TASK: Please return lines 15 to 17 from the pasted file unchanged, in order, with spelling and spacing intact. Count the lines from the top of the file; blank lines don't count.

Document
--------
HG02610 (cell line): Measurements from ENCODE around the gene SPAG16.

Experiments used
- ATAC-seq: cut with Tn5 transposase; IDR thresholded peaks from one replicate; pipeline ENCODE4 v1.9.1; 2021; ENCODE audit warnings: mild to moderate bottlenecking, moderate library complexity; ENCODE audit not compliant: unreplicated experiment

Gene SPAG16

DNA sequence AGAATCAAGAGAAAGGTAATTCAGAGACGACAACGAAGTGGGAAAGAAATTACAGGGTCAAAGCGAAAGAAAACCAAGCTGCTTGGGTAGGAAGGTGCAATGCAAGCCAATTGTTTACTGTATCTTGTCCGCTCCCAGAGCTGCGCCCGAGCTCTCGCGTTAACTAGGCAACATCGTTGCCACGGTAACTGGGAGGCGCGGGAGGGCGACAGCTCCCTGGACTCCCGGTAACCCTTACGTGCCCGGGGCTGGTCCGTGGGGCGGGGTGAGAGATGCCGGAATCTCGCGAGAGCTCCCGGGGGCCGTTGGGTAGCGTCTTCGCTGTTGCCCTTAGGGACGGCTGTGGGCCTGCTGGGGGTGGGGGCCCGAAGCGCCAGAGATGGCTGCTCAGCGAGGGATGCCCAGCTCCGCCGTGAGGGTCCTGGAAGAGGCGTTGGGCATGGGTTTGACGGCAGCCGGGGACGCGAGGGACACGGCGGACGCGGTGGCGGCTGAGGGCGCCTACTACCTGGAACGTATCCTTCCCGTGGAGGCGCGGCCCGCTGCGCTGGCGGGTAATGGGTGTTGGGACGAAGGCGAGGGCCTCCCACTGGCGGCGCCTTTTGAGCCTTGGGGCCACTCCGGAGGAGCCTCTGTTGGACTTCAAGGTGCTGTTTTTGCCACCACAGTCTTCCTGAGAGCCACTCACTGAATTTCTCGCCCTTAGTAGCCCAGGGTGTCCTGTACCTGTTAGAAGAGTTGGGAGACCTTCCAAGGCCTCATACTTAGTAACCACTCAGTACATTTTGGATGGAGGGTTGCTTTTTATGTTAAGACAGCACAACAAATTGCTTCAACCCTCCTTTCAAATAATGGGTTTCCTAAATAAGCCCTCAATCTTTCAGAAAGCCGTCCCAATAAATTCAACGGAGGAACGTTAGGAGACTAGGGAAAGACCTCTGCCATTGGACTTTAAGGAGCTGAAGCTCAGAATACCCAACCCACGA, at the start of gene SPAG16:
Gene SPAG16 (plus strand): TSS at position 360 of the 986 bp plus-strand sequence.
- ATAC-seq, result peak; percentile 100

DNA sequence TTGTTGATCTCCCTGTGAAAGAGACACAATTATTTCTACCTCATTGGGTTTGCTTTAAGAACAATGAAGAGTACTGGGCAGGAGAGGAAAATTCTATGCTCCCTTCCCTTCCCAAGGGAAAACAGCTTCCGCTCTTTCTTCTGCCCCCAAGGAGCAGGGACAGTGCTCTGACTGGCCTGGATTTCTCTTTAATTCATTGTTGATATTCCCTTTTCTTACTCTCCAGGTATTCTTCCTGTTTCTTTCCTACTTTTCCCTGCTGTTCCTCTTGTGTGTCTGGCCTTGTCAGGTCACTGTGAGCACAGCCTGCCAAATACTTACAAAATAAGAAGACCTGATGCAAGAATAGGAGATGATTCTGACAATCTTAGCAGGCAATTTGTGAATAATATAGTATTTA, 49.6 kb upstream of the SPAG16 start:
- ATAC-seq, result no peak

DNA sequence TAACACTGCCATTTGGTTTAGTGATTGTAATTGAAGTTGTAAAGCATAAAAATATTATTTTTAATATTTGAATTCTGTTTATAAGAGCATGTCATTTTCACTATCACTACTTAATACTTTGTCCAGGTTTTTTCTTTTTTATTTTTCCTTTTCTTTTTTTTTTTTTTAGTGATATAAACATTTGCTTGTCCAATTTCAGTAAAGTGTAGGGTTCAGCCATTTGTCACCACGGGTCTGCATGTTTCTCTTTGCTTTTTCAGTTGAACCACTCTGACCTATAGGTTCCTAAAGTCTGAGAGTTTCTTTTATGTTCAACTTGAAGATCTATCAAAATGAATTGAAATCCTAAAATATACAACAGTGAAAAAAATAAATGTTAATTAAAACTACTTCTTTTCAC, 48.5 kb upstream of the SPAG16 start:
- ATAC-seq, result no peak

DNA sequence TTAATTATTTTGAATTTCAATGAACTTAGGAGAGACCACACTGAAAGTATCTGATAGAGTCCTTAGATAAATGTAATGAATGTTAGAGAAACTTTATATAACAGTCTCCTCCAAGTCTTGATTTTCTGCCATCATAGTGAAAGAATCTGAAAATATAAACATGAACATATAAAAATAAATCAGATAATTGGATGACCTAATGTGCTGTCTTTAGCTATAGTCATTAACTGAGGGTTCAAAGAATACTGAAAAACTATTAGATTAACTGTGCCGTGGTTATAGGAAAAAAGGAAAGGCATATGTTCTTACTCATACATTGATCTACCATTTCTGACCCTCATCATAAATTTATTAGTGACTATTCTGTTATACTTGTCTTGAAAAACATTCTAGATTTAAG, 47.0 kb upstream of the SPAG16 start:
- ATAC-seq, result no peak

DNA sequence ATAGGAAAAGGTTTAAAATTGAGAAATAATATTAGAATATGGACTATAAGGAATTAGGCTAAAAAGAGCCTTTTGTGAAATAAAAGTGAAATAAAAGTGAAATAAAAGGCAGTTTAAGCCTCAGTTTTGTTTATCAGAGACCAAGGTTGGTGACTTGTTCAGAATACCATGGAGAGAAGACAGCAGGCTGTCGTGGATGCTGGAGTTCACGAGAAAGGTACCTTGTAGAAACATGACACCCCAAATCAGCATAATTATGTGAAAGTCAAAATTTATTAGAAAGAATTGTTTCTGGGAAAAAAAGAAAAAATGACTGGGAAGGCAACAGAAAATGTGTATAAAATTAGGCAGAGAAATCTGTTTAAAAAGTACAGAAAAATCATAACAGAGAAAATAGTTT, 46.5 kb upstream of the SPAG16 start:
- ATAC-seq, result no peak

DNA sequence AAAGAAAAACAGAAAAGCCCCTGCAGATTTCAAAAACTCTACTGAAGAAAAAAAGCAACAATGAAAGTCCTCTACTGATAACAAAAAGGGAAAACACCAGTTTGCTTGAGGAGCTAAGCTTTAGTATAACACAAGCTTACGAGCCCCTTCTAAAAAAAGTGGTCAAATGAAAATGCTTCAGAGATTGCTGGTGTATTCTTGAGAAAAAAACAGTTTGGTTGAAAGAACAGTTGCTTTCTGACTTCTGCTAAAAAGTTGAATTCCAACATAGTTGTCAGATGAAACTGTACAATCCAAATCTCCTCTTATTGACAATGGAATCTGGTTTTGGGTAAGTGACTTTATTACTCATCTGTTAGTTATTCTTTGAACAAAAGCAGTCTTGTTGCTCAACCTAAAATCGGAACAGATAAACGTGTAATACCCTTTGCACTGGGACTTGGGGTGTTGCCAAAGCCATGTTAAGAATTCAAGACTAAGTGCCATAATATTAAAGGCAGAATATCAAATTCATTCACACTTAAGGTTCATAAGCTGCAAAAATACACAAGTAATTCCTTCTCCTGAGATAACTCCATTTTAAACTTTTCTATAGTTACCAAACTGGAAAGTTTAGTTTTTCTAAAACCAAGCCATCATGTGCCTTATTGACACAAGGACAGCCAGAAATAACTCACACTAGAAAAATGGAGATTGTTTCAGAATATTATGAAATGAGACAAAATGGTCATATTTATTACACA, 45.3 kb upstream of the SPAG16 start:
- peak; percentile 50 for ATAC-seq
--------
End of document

- ATAC-seq, result no peak

DNA sequence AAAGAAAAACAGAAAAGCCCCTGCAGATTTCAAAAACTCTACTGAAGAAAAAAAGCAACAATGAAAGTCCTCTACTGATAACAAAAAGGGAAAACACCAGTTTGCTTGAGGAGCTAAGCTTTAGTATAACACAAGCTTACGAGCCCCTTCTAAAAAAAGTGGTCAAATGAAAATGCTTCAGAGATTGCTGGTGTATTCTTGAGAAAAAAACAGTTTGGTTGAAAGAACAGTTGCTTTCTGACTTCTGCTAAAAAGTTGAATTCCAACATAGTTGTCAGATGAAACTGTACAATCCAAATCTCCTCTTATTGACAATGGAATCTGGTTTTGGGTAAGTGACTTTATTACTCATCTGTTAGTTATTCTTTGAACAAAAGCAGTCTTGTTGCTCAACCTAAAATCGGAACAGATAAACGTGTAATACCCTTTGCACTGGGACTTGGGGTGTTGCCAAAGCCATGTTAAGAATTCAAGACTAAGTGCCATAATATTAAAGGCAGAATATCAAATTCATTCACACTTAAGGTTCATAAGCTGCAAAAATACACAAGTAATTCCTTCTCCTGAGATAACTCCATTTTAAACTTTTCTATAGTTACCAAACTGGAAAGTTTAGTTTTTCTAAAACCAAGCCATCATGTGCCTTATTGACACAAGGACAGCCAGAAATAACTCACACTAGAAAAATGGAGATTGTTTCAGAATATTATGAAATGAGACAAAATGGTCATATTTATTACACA, 45.3 kb upstream of the SPAG16 start:
- peak; percentile 50 for ATAC-seq